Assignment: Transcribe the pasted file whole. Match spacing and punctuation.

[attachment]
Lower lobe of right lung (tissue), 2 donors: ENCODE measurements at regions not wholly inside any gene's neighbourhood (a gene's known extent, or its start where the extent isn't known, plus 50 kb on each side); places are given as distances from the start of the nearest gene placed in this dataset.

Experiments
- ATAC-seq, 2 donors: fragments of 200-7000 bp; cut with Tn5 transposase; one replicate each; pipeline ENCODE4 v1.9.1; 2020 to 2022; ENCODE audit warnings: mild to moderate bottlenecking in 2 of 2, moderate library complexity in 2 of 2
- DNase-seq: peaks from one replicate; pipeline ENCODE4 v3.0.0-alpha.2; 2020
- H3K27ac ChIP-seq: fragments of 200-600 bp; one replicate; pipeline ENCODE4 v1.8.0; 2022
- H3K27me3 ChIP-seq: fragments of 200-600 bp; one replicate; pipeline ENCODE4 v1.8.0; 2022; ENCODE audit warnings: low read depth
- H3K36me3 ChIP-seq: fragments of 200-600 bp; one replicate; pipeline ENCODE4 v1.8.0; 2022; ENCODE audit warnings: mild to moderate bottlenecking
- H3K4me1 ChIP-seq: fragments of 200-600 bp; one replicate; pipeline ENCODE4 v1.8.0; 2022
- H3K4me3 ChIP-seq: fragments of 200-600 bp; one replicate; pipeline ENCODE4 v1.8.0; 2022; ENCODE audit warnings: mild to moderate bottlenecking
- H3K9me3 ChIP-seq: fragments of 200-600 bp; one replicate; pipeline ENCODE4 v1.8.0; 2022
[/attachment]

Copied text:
Lower lobe of right lung (tissue), 2 donors: ENCODE measurements at regions not wholly inside any gene's neighbourhood (a gene's known extent, or its start where the extent isn't known, plus 50 kb on each side); places are given as distances from the start of the nearest gene placed in this dataset.

Experiments
- ATAC-seq, 2 donors: fragments of 200-7000 bp; cut with Tn5 transposase; one replicate each; pipeline ENCODE4 v1.9.1; 2020 to 2022; ENCODE audit warnings: mild to moderate bottlenecking in 2 of 2, moderate library complexity in 2 of 2
- DNase-seq: peaks from one replicate; pipeline ENCODE4 v3.0.0-alpha.2; 2020
- H3K27ac ChIP-seq: fragments of 200-600 bp; one replicate; pipeline ENCODE4 v1.8.0; 2022
- H3K27me3 ChIP-seq: fragments of 200-600 bp; one replicate; pipeline ENCODE4 v1.8.0; 2022; ENCODE audit warnings: low read depth
- H3K36me3 ChIP-seq: fragments of 200-600 bp; one replicate; pipeline ENCODE4 v1.8.0; 2022; ENCODE audit warnings: mild to moderate bottlenecking
- H3K4me1 ChIP-seq: fragments of 200-600 bp; one replicate; pipeline ENCODE4 v1.8.0; 2022
- H3K4me3 ChIP-seq: fragments of 200-600 bp; one replicate; pipeline ENCODE4 v1.8.0; 2022; ENCODE audit warnings: mild to moderate bottlenecking
- H3K9me3 ChIP-seq: fragments of 200-600 bp; one replicate; pipeline ENCODE4 v1.8.0; 2022